You can also build bean flavor by adding chopped shallots, garlic, or onions at the very end of the cooking time, along with fresh or dried herbs. I like to add thyme to red beans, rosemary to white beans, and oregano to pinto beans, while summer savory (Satureja hortensis) is a classic herb for fresh or dried beans. Savory is easy to grow and fresh or dried, it tastes a bit like a blend of thyme, parsley, oregano and basil and is often used in Herbs de Provence blends. You can also borrow a tip from French cooks and drizzle cooked beans or bean soups with a little lemon- or garlic-infused olive oil and some finely chopped apple. Other delicious bean garnishes include garlic croutons, fresh cilantro and soft goat cheese or skinny ribbons of fresh basil and chopped cherry tomatoes in summer or roasted pumpkin seeds tossed with curry or chili powder.
A Hearty Italian Bean Soup
Make this flavorful white bean soup as chunky or smooth as you prefer by using an immersion blender, which can puree most soups without any need to add thickening agents. It’s far easier to clean than a blender or food processor, but be sure to keep the blade under the soup’s surface or you’ll have splatters everywhere!
Italian Cannellini Bean Soup With Garlic Croutons
1 tablespoon fruity olive oil
1 large onion, chopped
1/2 teaspoon sea salt
3 shallots or garlic cloves, chopped
1 teaspoon minced rosemary
1/4 teaspoon hot pepper flakes
3 stalks celery, chopped
2 Yukon Gold potatoes, peeled and chopped
1 medium carrot, peeled and chopped
2 cups cauliflower florets
3 cups cooked Cannellini beans (or any) with cooking liquid
1-2 tablespoons garlic-infused olive oil
1/2 cup garlic croutons (see below)
In a soup pot, heat oil, onion and salt over medium high heat and cook for 2 minutes. Add garlic and rosemary and cook to the fragrance point (about 1 minute). Add potatoes, carrots, and cauliflower, reduce heat to low, cover pan and cook for 5 minutes to sweat vegetables. Add water to cover vegetables by half an inch, cover pan and cook until vegetables are tender (10-15 minutes) Stir in beans and their liquid, bring to a simmer and simmer for 15-20 minutes to meld. Puree to desired consistency with an immersion blender or use a potato masher. Serve hot, garnished with garlic-infused oil and croutons. Serves 4-6.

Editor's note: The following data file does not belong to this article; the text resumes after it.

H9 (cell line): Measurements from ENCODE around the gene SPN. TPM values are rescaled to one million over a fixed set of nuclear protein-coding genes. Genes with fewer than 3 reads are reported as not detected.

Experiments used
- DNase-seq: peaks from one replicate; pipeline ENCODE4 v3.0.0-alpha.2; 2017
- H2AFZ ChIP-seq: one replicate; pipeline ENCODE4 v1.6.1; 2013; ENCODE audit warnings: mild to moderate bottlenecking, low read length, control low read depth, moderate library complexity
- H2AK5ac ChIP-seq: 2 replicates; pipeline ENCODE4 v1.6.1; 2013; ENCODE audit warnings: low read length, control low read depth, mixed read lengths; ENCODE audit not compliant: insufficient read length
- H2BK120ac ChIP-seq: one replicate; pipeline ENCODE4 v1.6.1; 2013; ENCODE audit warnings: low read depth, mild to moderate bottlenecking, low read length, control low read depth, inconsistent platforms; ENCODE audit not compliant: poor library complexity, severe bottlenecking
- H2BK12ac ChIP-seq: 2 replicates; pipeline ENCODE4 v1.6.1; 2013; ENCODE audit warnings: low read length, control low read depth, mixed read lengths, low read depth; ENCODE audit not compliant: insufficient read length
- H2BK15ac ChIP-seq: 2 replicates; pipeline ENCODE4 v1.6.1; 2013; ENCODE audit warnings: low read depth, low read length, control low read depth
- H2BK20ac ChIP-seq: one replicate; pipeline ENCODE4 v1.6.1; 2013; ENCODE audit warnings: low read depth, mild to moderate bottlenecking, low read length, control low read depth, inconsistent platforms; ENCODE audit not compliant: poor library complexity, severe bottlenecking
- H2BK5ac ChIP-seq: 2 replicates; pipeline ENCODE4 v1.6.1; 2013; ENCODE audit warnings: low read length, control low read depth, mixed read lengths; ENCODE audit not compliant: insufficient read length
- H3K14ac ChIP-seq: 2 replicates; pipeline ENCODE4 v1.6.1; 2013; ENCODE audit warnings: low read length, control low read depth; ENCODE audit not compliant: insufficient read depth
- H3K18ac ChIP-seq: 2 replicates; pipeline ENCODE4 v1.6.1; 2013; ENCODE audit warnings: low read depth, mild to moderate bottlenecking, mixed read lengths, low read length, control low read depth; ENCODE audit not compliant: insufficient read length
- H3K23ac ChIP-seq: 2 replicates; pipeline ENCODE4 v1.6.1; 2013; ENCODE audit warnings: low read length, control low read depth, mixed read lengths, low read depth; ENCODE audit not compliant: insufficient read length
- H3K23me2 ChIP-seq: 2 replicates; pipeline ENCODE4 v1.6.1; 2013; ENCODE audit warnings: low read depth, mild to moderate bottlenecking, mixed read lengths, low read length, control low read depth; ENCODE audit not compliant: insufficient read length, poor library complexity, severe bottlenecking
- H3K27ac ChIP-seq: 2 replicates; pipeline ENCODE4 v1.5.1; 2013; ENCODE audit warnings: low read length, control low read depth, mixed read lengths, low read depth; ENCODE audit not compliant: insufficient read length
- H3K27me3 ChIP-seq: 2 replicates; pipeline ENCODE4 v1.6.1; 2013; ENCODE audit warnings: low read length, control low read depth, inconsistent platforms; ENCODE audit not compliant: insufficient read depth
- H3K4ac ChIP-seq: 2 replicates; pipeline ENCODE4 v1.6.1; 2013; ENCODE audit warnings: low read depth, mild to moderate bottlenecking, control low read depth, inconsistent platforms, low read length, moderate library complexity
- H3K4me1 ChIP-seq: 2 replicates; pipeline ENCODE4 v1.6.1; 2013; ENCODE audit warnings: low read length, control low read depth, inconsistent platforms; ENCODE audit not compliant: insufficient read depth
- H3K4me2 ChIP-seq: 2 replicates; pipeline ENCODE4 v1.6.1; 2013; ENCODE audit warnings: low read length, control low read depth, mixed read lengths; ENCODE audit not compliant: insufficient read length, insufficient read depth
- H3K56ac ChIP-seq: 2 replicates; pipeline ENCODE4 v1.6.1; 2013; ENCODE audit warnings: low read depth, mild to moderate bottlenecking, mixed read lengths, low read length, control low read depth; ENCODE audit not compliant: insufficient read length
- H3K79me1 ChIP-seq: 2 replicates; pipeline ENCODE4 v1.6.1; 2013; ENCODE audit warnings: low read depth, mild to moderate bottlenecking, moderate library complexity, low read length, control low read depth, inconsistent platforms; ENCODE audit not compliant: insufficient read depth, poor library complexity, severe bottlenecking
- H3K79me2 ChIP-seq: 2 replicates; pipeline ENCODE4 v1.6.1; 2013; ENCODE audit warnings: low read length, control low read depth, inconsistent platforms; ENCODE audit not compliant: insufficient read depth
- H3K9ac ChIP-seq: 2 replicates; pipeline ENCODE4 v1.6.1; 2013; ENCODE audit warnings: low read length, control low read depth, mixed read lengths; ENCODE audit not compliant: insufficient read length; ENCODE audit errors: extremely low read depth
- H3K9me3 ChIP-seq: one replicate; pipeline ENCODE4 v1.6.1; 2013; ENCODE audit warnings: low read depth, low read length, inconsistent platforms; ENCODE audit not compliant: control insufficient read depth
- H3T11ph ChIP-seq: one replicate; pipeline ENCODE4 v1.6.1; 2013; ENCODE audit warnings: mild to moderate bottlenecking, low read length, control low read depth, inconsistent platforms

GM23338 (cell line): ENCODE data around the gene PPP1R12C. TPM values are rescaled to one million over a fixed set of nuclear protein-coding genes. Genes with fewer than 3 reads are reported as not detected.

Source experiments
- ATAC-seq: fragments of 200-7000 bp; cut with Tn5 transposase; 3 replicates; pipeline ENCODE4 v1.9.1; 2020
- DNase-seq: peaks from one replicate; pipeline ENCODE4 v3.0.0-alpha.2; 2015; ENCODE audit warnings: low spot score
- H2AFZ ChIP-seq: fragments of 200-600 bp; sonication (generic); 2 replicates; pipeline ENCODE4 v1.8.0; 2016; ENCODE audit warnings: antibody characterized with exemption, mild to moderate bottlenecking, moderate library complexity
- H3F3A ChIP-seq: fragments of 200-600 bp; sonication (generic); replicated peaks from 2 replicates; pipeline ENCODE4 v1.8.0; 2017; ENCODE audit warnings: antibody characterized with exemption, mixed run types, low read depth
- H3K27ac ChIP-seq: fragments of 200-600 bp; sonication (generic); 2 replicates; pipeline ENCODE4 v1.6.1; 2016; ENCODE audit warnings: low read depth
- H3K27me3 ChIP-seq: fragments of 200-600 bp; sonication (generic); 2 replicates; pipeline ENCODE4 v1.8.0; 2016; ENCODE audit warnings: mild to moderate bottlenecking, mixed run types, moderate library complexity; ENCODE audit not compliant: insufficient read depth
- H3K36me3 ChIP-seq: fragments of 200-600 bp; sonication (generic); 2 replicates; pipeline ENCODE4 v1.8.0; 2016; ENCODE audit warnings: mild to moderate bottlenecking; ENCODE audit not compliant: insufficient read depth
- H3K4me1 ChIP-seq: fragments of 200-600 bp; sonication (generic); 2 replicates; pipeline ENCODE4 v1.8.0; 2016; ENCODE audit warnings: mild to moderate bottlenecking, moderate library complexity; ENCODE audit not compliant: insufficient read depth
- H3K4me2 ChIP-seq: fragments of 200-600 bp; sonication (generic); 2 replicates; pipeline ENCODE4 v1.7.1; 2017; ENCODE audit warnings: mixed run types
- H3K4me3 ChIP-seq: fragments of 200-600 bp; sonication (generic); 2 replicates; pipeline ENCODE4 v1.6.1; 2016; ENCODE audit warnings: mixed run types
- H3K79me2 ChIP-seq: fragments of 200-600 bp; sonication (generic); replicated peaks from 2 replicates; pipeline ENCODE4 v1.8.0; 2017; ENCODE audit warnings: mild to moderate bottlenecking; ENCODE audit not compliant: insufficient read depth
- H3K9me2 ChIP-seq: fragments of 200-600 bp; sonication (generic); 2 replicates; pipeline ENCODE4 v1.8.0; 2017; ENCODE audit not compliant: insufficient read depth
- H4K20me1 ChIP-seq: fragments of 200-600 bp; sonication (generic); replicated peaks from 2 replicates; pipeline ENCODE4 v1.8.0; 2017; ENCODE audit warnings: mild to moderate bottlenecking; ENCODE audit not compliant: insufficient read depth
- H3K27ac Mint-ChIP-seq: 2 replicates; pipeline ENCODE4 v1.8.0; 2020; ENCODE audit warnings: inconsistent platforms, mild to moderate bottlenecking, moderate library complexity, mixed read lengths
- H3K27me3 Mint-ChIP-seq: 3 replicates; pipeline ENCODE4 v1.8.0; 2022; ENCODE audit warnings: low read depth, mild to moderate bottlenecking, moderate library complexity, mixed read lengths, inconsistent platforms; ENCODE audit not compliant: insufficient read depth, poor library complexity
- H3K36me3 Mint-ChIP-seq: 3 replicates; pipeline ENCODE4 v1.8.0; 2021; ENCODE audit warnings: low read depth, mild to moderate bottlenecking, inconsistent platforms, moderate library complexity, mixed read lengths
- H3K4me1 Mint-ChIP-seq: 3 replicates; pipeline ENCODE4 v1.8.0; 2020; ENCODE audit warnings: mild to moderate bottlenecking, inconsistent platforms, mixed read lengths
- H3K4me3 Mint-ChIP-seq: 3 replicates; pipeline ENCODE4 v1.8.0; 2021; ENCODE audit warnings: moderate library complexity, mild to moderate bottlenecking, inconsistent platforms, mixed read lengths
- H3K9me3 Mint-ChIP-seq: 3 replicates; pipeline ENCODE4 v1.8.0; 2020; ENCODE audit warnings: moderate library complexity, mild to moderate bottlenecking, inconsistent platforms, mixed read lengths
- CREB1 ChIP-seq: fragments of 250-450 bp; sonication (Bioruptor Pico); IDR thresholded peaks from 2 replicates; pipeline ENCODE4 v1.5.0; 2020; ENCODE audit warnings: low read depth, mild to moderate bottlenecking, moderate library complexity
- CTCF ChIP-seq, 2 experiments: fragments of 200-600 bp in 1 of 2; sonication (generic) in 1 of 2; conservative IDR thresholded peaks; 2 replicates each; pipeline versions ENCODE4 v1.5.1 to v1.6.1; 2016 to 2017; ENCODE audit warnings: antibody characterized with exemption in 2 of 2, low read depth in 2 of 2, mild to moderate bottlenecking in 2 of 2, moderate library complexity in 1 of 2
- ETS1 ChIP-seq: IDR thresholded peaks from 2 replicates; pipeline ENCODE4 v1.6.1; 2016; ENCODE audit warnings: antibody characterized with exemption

Who doesn’t love the crunch and savor of herb and garlic flavored croutons? Homemade croutons are a snap to make and taste much better than store bought ones (which are apt to be a bit stale, if not rancid). I often make a batch when the oven is in use; any bread ends or rolls will make good croutons, and if you don’t care for rosemary, just leave it out….
Crunchy Garlic Croutons
2 tablespoons fruity olive oil
2-3 large cloves garlic, chopped
1 tablespoon rosemary, minced (optional)
1/4 teaspoon sea salt
2 cups cubed day-old (or older) bread
Pour oil into a rimmed baking sheet and sprinkle with garlic, rosemary (if using) and sea salt. Gently toss the bread cubes and any crumbs in the oil with your hands to coat fairly evenly. Bake at 225 degrees F for an hour, at 350 for 15-20 minutes, or at 400 for 8-10 minutes or to desired crispness. Store in a tightly sealed container (preferably glass) for up to a week. Makes about 2 cups.
Thank you Ann for timely bean cooking information plus expertise and recipe with Cannelloni beans.. Tis the season for hearty soups and I’m always too timid to venture into the “bean cooking world”.
Question: Does 3 cups dried beans = 3 cups cooked for this soup..?
Thanks, Jan L.
Hi Jan, Dried beans usually at least double in bulk as they hydrate and usually even more. As a rule of thumb, figure that 1 cup dried beans will yield 3 cups when cooked. For a small batch, start with half a cup of beans, then measure how much they cook up. Hope that’s helpful!